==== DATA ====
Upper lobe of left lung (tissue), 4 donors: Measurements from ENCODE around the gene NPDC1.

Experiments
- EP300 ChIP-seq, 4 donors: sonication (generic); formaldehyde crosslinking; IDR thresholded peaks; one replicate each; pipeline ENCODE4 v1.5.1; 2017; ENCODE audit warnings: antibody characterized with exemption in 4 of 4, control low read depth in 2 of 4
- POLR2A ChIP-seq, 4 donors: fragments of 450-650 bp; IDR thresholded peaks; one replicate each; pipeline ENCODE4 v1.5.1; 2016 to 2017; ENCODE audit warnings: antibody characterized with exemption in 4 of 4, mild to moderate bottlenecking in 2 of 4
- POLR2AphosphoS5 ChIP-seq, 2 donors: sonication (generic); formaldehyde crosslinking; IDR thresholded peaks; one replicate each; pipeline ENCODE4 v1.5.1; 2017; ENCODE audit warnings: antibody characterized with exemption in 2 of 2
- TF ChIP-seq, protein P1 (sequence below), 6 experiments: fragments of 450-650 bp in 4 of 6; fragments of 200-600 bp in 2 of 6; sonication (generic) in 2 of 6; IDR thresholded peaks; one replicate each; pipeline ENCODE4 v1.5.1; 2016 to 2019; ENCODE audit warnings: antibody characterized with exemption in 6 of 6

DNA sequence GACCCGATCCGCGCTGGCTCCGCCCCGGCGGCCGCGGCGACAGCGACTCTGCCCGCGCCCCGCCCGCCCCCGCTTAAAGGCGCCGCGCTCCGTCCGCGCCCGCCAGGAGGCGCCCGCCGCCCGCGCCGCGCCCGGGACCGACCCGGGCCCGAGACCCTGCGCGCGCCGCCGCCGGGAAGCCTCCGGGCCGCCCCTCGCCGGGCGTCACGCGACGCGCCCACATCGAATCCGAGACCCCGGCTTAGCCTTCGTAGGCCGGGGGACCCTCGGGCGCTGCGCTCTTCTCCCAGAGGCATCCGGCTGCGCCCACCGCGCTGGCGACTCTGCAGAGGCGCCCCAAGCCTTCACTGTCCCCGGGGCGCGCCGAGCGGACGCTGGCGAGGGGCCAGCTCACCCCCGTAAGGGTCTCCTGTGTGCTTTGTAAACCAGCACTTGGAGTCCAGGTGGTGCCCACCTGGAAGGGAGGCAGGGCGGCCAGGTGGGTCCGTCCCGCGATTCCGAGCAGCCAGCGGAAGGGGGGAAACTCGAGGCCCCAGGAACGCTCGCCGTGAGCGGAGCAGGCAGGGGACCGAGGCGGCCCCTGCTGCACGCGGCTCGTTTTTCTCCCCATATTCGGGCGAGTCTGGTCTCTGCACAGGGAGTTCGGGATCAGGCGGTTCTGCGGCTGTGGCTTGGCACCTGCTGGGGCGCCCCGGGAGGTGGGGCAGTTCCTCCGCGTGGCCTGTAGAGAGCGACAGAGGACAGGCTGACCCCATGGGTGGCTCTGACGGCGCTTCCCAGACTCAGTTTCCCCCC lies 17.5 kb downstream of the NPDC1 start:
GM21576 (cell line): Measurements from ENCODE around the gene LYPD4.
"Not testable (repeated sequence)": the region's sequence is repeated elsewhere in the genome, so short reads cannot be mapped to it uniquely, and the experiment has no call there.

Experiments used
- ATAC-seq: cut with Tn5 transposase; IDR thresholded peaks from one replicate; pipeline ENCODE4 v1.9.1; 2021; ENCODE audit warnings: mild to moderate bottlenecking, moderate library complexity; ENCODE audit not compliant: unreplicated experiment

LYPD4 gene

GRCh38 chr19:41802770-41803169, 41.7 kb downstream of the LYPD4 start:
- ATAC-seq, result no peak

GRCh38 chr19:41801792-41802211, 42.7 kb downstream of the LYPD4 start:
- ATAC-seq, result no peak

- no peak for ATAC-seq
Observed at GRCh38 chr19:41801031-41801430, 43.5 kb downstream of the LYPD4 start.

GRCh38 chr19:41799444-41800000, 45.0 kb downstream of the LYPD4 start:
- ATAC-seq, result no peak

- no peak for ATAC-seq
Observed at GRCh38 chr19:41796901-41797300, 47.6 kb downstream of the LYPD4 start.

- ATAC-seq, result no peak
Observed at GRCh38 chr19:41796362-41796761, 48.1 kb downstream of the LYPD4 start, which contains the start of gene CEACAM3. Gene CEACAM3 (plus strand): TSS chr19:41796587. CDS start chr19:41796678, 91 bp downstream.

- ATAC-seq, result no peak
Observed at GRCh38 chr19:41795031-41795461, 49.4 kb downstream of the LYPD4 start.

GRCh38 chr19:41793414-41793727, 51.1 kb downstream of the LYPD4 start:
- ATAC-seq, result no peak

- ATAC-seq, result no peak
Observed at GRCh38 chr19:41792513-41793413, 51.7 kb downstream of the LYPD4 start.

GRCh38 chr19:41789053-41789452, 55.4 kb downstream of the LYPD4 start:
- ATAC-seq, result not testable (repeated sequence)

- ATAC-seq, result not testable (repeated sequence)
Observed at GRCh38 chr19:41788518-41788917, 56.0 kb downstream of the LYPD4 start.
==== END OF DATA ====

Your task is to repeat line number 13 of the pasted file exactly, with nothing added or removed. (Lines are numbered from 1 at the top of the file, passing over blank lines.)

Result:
GRCh38 chr19:41802770-41803169, 41.7 kb downstream of the LYPD4 start: